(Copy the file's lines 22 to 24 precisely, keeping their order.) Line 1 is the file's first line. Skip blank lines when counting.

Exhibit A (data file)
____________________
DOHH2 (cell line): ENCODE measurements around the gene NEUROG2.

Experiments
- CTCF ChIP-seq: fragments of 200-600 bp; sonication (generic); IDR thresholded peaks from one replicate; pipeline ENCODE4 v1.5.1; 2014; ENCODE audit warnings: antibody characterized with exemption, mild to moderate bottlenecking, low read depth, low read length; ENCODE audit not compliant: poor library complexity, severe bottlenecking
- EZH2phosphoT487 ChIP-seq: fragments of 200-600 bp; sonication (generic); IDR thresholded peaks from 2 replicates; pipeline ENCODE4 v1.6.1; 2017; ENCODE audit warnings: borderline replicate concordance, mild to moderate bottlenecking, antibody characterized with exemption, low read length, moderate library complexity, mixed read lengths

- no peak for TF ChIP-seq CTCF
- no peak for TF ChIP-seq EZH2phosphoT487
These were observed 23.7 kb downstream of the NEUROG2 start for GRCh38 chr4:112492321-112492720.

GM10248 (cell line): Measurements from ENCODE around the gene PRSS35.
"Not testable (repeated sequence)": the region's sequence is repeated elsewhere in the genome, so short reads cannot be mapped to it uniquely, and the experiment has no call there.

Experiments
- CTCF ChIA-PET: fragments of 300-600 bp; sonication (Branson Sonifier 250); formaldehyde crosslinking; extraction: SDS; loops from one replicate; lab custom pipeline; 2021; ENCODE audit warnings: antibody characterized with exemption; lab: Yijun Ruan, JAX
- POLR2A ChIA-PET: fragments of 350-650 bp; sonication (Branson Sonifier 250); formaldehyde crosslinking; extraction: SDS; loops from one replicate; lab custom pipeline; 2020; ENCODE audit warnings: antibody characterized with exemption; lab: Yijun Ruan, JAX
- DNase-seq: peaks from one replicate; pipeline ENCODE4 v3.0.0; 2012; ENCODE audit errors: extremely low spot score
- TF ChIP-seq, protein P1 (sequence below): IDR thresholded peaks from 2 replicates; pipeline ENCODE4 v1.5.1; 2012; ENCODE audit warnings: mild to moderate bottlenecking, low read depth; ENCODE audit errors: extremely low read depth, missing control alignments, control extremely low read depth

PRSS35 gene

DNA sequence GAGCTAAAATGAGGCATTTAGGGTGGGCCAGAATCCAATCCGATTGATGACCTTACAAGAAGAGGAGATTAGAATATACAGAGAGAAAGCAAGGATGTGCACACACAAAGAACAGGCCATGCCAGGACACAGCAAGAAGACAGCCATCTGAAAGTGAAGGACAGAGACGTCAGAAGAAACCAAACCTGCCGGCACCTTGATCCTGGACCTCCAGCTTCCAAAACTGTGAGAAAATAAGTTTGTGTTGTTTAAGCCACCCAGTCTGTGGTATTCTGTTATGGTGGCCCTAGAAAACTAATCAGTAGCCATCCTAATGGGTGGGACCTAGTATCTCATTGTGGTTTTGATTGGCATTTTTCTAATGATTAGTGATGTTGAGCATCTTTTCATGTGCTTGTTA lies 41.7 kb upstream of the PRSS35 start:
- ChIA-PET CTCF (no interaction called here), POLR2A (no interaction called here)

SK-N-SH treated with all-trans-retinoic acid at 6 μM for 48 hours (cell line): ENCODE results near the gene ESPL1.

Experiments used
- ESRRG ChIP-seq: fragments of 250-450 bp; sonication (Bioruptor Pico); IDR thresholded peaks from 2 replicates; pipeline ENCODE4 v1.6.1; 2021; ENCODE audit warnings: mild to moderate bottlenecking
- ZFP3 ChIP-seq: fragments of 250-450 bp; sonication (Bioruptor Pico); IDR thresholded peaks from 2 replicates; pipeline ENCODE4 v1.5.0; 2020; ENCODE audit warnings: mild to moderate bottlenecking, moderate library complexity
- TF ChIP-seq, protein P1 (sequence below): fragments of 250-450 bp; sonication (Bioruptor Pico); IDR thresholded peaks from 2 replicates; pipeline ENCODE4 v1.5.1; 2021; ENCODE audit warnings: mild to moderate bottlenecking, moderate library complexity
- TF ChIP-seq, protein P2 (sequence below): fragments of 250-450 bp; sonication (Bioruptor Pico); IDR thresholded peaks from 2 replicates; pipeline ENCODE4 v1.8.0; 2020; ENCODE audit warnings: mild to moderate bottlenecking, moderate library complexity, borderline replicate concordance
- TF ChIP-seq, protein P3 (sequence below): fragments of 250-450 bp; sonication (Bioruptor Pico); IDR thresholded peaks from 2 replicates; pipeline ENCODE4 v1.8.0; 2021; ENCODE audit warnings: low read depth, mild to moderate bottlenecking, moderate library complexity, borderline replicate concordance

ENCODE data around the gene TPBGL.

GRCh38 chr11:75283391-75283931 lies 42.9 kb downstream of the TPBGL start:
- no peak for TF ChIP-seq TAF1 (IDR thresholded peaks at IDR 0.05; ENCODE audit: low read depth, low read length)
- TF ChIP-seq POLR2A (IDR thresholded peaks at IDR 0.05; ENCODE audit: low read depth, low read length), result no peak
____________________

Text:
- TF ChIP-seq, protein P1 (sequence below): fragments of 250-450 bp; sonication (Bioruptor Pico); IDR thresholded peaks from 2 replicates; pipeline ENCODE4 v1.5.1; 2021; ENCODE audit warnings: mild to moderate bottlenecking, moderate library complexity
- TF ChIP-seq, protein P2 (sequence below): fragments of 250-450 bp; sonication (Bioruptor Pico); IDR thresholded peaks from 2 replicates; pipeline ENCODE4 v1.8.0; 2020; ENCODE audit warnings: mild to moderate bottlenecking, moderate library complexity, borderline replicate concordance
- TF ChIP-seq, protein P3 (sequence below): fragments of 250-450 bp; sonication (Bioruptor Pico); IDR thresholded peaks from 2 replicates; pipeline ENCODE4 v1.8.0; 2021; ENCODE audit warnings: low read depth, mild to moderate bottlenecking, moderate library complexity, borderline replicate concordance